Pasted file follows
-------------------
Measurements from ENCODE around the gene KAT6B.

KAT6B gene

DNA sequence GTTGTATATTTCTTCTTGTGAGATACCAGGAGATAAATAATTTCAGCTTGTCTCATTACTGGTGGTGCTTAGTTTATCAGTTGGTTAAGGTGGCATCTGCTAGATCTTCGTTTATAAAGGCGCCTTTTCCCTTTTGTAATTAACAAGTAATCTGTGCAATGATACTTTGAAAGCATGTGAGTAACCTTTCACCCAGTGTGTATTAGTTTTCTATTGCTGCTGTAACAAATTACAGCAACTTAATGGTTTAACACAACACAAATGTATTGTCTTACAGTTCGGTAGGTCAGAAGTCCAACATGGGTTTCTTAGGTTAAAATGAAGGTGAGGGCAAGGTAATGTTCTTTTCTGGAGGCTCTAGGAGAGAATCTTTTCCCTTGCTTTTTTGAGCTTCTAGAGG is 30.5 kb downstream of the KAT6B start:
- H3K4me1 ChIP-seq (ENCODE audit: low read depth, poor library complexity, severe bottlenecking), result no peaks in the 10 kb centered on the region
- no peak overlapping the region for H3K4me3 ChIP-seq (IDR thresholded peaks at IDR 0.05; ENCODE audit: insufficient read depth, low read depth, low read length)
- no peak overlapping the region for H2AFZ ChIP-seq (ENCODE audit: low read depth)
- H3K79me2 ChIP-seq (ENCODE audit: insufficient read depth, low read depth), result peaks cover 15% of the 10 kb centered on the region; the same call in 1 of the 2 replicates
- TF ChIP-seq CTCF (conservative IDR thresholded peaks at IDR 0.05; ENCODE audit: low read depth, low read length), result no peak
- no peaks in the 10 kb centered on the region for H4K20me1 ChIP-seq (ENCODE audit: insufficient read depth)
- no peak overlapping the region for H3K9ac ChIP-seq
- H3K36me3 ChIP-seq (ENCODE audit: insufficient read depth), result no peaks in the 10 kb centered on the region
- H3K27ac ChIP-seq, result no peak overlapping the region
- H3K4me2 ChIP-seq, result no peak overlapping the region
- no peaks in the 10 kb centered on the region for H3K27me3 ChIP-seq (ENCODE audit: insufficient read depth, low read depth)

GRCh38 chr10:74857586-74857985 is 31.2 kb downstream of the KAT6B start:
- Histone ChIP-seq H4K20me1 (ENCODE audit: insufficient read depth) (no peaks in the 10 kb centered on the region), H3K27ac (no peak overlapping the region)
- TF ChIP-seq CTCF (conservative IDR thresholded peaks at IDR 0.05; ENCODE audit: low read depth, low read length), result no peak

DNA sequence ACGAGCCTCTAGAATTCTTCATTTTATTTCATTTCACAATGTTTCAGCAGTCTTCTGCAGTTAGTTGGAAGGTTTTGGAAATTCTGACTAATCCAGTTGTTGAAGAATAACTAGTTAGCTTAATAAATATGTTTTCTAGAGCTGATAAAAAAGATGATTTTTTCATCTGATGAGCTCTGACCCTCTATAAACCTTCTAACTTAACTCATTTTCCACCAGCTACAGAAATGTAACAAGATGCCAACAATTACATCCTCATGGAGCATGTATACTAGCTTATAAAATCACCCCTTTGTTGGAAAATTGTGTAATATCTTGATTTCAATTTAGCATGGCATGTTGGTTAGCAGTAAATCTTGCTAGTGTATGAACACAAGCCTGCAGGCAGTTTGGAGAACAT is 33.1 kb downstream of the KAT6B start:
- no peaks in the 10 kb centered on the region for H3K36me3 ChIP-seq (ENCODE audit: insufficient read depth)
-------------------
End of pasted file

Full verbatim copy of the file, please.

Measurements from ENCODE around the gene KAT6B.

KAT6B gene

DNA sequence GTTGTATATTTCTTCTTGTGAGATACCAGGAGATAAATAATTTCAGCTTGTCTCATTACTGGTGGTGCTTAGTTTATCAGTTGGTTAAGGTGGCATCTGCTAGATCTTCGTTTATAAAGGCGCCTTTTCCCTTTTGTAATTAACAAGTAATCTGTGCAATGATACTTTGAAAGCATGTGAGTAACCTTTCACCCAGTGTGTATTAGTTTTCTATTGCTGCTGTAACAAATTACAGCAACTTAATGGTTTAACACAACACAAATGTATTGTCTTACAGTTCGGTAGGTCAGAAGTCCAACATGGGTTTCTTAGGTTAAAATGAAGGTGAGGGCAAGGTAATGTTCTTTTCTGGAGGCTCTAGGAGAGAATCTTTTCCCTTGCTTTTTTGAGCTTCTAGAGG is 30.5 kb downstream of the KAT6B start:
- H3K4me1 ChIP-seq (ENCODE audit: low read depth, poor library complexity, severe bottlenecking), result no peaks in the 10 kb centered on the region
- no peak overlapping the region for H3K4me3 ChIP-seq (IDR thresholded peaks at IDR 0.05; ENCODE audit: insufficient read depth, low read depth, low read length)
- no peak overlapping the region for H2AFZ ChIP-seq (ENCODE audit: low read depth)
- H3K79me2 ChIP-seq (ENCODE audit: insufficient read depth, low read depth), result peaks cover 15% of the 10 kb centered on the region; the same call in 1 of the 2 replicates
- TF ChIP-seq CTCF (conservative IDR thresholded peaks at IDR 0.05; ENCODE audit: low read depth, low read length), result no peak
- no peaks in the 10 kb centered on the region for H4K20me1 ChIP-seq (ENCODE audit: insufficient read depth)
- no peak overlapping the region for H3K9ac ChIP-seq
- H3K36me3 ChIP-seq (ENCODE audit: insufficient read depth), result no peaks in the 10 kb centered on the region
- H3K27ac ChIP-seq, result no peak overlapping the region
- H3K4me2 ChIP-seq, result no peak overlapping the region
- no peaks in the 10 kb centered on the region for H3K27me3 ChIP-seq (ENCODE audit: insufficient read depth, low read depth)

GRCh38 chr10:74857586-74857985 is 31.2 kb downstream of the KAT6B start:
- Histone ChIP-seq H4K20me1 (ENCODE audit: insufficient read depth) (no peaks in the 10 kb centered on the region), H3K27ac (no peak overlapping the region)
- TF ChIP-seq CTCF (conservative IDR thresholded peaks at IDR 0.05; ENCODE audit: low read depth, low read length), result no peak

DNA sequence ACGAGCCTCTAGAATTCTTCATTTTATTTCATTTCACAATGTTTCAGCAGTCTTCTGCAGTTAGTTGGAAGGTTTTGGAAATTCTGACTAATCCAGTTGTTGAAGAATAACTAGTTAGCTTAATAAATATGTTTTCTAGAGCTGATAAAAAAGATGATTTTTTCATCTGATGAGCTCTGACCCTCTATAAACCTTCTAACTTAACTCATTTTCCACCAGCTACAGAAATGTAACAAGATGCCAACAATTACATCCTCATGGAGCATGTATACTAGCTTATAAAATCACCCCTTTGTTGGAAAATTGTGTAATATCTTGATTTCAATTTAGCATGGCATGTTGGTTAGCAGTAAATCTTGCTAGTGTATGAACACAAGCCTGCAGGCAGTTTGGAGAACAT is 33.1 kb downstream of the KAT6B start:
- no peaks in the 10 kb centered on the region for H3K36me3 ChIP-seq (ENCODE audit: insufficient read depth)